Institutional Affiliation: University of Toronto
|What Do Data on Millions of U.S. Workers Reveal about Life-Cycle Earnings Risk?|
with , , : w20913
We study the evolution of individual labor earnings over the life cycle using a large panel data set of earnings histories drawn from U.S. administrative records. Using fully nonparametric methods, our analysis reaches two broad conclusions. First, earnings shocks display substantial deviations from lognormality---the standard assumption in the incomplete markets literature. In particular, earnings shocks display strong negative skewness and extremely high kurtosis---as high as 30 compared with 3 for a Gaussian distribution. The high kurtosis implies that in a given year, most individuals experience very small earnings shocks, and a small but non-negligible number experience very large shocks. Second, these statistical properties vary significantly both over the life cycle and with the ear...
|The Nature of Countercyclical Income Risk|
with , : w18035
This paper studies the cyclical nature of individual income risk using a confidential dataset from the U.S. Social Security Administration, which contains (uncapped) earnings histories for millions of individuals. The base sample is a nationally representative panel containing 10 percent of all U.S. males from 1978 to 2010. We use these data to decompose individual income growth during recessions into "between-group" and "within-group" components. We begin with the behavior of within-group shocks. Contrary to past research, we do not find the variance of idiosyncratic income shocks to be countercyclical. Instead, it is the left-skewness of shocks that is strongly countercyclical. That is, during recessions, the upper end of the shock distribution collapses--large upward income movements be...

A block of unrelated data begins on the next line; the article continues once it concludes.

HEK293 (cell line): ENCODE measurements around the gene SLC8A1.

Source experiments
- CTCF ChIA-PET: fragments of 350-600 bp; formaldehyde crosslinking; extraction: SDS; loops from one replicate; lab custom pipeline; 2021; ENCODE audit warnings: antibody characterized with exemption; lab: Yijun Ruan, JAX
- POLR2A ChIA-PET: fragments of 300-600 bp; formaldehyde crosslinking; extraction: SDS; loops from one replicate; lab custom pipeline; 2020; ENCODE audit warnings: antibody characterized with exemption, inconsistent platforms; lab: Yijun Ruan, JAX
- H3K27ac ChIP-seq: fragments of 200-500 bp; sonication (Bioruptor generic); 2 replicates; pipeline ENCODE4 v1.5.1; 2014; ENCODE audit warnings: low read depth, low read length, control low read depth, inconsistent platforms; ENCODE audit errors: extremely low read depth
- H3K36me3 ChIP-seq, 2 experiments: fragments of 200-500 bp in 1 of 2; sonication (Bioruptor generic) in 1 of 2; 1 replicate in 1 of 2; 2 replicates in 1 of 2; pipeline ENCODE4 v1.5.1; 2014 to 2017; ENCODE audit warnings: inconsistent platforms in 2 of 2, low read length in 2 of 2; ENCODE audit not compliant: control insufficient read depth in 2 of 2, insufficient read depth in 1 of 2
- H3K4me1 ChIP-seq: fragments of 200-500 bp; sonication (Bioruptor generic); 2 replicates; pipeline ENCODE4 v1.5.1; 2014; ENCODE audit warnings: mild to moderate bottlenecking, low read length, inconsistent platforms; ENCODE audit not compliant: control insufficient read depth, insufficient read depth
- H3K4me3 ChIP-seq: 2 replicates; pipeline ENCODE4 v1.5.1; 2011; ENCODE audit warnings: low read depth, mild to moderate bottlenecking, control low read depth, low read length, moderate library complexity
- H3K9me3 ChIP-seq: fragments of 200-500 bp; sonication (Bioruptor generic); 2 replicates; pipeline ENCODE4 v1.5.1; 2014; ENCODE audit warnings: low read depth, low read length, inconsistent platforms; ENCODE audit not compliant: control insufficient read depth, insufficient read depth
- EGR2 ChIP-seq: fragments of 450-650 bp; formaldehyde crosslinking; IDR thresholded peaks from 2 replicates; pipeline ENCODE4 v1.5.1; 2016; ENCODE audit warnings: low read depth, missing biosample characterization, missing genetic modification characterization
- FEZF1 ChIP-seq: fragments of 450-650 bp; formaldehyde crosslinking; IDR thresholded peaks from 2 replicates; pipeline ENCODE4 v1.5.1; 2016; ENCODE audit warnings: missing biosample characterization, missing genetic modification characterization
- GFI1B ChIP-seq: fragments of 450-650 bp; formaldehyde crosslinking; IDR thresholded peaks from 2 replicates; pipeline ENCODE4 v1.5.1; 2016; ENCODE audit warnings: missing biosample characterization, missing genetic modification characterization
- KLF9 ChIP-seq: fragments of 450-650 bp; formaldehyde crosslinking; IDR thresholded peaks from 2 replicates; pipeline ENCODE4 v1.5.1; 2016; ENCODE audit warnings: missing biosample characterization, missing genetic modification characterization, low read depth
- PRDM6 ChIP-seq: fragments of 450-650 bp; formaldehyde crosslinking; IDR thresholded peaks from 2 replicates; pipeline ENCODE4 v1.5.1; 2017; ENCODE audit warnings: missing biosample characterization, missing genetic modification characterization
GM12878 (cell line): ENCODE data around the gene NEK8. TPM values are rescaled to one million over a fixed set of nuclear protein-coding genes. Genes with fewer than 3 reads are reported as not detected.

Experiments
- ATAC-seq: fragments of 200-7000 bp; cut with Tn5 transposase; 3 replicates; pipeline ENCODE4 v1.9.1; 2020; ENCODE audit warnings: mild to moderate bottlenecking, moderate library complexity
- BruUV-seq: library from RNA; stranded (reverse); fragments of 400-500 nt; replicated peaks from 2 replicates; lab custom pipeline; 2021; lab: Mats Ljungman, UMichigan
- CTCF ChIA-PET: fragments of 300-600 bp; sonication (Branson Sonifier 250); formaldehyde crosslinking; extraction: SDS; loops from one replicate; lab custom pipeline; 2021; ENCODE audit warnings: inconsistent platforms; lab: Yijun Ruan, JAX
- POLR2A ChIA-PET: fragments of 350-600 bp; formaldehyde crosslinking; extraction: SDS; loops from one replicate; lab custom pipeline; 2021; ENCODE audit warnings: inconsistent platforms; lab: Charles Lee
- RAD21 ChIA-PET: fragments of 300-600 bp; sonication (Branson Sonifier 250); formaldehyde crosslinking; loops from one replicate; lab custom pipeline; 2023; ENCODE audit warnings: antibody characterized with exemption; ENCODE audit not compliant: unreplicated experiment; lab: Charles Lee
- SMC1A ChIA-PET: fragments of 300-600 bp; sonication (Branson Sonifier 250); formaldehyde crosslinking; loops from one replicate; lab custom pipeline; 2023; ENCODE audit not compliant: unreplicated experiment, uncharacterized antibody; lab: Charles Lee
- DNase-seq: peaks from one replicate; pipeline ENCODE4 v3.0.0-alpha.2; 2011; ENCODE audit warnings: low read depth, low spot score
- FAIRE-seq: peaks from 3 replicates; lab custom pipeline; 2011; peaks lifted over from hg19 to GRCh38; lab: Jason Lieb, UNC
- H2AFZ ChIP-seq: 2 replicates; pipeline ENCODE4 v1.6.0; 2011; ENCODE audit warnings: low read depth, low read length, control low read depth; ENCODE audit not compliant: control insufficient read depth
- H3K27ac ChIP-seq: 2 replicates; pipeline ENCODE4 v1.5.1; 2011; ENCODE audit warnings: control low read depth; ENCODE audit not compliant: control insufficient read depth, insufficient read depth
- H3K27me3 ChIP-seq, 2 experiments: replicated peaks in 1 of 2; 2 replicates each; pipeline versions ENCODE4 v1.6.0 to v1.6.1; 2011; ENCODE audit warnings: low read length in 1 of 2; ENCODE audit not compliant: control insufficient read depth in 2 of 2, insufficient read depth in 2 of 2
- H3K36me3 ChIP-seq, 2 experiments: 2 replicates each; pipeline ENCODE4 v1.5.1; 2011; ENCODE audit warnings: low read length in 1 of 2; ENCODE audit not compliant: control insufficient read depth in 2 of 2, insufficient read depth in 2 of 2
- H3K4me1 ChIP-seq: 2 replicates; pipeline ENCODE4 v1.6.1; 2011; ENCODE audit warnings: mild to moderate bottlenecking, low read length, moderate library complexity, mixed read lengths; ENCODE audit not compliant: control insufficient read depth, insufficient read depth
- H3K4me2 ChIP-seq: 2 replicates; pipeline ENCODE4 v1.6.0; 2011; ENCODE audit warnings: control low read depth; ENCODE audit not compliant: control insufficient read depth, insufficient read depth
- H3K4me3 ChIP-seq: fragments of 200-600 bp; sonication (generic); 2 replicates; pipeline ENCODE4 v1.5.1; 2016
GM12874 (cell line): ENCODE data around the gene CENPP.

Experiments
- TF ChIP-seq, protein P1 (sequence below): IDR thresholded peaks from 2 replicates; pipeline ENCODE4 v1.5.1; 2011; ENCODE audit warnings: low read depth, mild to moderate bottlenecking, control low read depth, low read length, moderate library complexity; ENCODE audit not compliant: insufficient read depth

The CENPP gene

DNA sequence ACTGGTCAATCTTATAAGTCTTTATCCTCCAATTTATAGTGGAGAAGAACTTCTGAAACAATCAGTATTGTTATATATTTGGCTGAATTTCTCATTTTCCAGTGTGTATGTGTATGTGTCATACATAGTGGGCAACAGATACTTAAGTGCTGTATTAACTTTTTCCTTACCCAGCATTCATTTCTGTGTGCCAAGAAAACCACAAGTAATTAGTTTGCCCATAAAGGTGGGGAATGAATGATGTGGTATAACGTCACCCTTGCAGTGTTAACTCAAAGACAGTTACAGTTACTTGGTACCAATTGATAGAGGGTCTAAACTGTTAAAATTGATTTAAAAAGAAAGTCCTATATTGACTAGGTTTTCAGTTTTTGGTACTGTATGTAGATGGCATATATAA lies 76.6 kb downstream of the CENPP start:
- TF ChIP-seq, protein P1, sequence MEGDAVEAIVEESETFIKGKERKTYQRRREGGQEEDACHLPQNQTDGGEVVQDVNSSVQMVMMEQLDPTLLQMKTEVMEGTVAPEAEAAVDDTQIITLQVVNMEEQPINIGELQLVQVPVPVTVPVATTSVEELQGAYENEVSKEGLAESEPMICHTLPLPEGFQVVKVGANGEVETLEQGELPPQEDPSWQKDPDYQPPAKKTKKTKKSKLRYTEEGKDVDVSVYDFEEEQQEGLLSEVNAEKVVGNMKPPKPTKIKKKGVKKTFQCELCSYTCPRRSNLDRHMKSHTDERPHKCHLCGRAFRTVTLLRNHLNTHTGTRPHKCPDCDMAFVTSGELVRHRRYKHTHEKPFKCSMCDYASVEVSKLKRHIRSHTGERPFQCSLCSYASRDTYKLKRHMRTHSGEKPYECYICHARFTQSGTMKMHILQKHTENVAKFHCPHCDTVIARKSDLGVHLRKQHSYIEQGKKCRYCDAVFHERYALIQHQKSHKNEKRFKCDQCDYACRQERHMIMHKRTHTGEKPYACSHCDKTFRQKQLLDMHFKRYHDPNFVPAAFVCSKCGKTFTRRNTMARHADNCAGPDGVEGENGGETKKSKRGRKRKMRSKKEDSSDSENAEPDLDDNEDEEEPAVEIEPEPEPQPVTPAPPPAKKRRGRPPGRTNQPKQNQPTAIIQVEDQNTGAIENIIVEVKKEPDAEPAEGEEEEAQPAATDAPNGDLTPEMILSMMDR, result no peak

Published: The Nature of Countercyclical Income Risk (with S. Ozkan and J. Song), Journal of Political Economy, 2014, Vol. 122, No. 3, pp. 621-660. citation courtesy of
|Taxation of Human Capital and Wage Inequality: A Cross-Country Analysis|
with , : w15526
Wage inequality has been significantly higher in the United States than in continental European countries (CEU) since the 1970s. Moreover, this inequality gap has further widened during this period as the US has experienced a large increase in wage inequality, whereas the CEU has seen only modest changes. This paper studies the role of labor income tax policies for understanding these facts, focusing on male workers. We construct a life cycle model in which individuals decide each period whether to go to school, work, or stay non-employed. Individuals can accumulate skills either in school or while working. Wage inequality arises from differences across individuals in their ability to learn new skills as well as from idiosyncratic shocks. Progressive taxation compresses the (after-tax) wag...
Published: “Taxation of Human Capital and Wage Inequality: A Cross-Country Analysis” PAPER (with Burhanettin Kuruscu and Serdar Ozkan. Review of Economic Studies, 2014, Vol 81, pp. 818-850. citation courtesy of